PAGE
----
Food & Drink
San Miguel: Ancient trend-setter
Published: January 22, 2014
I‘ve recently returned from two weeks in The World’s Best City—so deemed by the readers of Conde Nast Traveler. Even in San Miguel de Allende, often referred to as a “charming Colonial town” in Mexico’s midsection, residents were wondering if CNT’s readers had ever been to Paris. Regardless, let the spotlight shine, and make sure it illuminates the city’s rising culinary profile. One of the things I noticed on this visit was an emphasis on organic produce.
It’s probably not quite fair to call the squatting señoras selling squash blossoms and bags of huitlacoche (corn fungus) at the tianguis trendy; they have likely been organic forever by default. But local restaurants are now beginning to make a feature of their sourcing—maybe in part due to the new, weekly organic market at which I even spotted bootleg products from our own Central Market. Via Organica, featuring all-organic foods and beers brewed in-house, is part of a larger Mexican non-profit organization that may not feed you at a farm but offers fresh, organic produce, farm tours and a farm school as a way of talking the talk and walking the walk. Our farmers markets are fine as far as they go; actually getting folks out to the farms would be a good next step.
San Miguel may be surrounded by farming communities and blessed with a benign climate, but the city is becoming increasingly aware of another advantage: a culinary heritage stretching back thousands of years. One tradition, that of ceremonial tortillas with dyed designs transferred from carved-wood paddles, survives in many Otomí villages surrounding San Miguel. As part of a regional series, Café Contento recently presented a dinner of foods from Guanajuato state, which included not only the decorated tortillas but demonstrations by the women who still make them.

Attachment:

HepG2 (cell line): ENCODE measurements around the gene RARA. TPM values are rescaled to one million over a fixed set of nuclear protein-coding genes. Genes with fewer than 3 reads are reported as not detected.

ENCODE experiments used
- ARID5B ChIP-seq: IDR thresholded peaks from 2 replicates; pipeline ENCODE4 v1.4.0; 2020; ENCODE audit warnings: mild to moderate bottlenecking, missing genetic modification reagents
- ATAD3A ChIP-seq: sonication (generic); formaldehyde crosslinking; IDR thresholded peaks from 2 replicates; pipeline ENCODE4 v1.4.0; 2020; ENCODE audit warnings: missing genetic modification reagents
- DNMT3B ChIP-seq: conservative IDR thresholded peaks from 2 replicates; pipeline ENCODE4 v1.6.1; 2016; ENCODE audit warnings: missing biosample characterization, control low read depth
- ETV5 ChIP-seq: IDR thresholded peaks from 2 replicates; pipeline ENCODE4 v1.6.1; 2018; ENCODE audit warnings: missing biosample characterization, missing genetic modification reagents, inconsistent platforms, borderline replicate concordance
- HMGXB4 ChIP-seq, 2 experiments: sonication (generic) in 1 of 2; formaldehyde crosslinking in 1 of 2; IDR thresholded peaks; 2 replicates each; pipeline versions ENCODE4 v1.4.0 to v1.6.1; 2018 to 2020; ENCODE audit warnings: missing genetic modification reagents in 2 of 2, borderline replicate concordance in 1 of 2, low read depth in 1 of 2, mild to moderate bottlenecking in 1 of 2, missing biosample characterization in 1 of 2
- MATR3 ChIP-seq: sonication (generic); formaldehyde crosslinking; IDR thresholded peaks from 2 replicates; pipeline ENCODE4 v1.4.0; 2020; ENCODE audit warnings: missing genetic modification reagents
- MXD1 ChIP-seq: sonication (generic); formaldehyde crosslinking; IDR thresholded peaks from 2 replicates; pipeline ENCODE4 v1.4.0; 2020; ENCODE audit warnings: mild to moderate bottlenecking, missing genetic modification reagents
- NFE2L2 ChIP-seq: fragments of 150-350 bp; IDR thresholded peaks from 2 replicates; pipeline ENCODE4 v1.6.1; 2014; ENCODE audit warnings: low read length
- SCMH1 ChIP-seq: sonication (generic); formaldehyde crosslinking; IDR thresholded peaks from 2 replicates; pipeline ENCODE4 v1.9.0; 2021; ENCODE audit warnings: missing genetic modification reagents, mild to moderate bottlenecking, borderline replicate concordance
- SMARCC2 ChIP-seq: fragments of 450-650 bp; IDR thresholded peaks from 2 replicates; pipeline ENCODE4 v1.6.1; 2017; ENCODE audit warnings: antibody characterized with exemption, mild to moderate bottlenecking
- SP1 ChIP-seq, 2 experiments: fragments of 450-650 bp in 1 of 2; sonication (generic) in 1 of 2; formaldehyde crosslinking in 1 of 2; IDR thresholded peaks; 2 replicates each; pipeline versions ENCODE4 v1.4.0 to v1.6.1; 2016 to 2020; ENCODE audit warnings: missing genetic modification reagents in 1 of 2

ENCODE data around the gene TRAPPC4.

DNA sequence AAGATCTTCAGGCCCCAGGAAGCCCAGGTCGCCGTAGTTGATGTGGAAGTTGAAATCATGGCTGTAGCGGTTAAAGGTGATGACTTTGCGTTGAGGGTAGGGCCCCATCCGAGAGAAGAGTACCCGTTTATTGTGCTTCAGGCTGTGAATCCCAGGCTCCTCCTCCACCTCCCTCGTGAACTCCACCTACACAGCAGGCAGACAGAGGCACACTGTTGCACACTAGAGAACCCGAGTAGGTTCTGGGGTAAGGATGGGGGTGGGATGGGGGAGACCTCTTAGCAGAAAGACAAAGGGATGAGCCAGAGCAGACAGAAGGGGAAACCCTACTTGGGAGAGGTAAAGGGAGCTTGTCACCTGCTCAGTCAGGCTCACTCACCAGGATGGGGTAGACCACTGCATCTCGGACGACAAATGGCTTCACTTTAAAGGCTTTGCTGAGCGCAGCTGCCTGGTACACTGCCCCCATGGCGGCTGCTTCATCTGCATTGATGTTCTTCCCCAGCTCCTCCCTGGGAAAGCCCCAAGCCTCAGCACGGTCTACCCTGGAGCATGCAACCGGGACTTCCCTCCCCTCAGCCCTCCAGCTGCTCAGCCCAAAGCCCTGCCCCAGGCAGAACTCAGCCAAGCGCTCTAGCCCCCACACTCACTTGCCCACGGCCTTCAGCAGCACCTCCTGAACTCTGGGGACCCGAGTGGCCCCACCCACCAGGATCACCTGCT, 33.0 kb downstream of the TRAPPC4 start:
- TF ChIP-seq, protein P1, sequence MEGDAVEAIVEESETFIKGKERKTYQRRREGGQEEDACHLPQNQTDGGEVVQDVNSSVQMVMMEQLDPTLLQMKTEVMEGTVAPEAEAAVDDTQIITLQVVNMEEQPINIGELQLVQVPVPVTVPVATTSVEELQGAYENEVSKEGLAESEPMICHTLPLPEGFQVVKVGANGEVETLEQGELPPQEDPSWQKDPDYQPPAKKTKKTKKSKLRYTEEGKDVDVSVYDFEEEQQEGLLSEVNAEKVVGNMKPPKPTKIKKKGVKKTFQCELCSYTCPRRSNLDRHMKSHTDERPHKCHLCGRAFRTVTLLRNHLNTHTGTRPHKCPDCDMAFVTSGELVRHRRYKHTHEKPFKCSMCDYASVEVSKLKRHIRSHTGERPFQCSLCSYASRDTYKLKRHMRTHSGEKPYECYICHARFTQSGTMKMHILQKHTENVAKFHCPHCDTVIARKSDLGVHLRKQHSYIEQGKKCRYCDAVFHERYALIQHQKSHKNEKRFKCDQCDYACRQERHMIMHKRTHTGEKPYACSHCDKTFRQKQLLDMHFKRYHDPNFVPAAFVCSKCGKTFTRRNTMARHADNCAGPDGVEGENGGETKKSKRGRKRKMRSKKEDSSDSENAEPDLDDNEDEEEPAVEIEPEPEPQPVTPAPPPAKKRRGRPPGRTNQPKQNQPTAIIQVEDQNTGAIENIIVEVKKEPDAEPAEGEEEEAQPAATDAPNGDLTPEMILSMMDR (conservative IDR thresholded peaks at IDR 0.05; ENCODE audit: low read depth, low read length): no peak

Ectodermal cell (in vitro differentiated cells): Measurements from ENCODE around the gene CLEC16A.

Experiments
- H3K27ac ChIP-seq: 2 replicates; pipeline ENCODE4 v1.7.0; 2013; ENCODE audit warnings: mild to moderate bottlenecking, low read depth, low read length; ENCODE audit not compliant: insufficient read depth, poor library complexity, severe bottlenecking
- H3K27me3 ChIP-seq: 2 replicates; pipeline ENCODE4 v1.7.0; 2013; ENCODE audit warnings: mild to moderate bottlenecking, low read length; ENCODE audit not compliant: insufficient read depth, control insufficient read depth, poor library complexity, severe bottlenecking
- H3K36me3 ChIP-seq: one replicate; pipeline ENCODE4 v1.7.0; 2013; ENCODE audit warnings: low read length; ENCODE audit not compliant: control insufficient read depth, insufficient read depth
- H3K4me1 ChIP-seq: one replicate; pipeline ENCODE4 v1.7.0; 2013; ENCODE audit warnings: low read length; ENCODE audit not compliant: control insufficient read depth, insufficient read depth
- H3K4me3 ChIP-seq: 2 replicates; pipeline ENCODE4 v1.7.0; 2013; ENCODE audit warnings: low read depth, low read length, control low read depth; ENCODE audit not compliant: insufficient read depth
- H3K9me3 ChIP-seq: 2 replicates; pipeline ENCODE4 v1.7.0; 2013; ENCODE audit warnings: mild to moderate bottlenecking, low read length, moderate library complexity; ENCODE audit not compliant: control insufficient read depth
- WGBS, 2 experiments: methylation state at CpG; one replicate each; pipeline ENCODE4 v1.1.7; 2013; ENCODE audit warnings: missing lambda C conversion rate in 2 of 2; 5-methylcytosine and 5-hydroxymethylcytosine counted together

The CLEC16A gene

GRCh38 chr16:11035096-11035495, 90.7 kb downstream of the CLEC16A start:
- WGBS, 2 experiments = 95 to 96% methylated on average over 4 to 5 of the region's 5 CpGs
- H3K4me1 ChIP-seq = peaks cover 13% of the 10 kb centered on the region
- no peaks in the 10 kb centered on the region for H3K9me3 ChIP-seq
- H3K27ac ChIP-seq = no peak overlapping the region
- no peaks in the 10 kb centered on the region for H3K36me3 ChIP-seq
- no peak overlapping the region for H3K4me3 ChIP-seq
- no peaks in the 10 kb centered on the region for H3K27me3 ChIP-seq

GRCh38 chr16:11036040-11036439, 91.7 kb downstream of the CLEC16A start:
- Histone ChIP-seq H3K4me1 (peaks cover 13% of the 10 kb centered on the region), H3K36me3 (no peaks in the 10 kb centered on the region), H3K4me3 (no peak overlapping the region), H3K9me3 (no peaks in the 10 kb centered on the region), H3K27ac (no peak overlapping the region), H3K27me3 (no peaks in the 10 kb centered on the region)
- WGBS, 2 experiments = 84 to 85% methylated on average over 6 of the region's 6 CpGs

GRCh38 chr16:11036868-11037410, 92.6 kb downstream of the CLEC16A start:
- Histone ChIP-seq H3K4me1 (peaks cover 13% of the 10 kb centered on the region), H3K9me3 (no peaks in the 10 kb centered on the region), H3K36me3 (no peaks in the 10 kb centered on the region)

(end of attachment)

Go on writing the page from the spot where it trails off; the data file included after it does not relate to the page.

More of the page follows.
Tradition is also evoked by Moxi in the flossy new Hotel Matilda. Moxi means “craving” in the Otomí language, and to cinch the notion, the hotel has secured the consulting services of chef Enrique Olvera of Mexico City’s Pujol, this year number 17 on S. Pellegrino’s list of the world’s 50 best restaurants.
(San Antonians may remember Olvera from his appearances at the New World Wine and Food Festival, precursor to Culinaria.) The menu of the stylish, modern restaurant reads like a fusion between trad- and mod-Mex with dishes such as bread made with eggs marinated in pulque, and fish wrapped in mixiotes, the transparent membrane that can be stripped out of maguey leaves. Not all dishes were mind-blowingly wonderful, but the experience, expensive by local standards, was still well worth it.
San Antonio may not have thousands of years of food history to draw on, but continuing creative appropriation from our neighbors to the south, in the manner of our own Mixtli, is a trend I could easily get behind.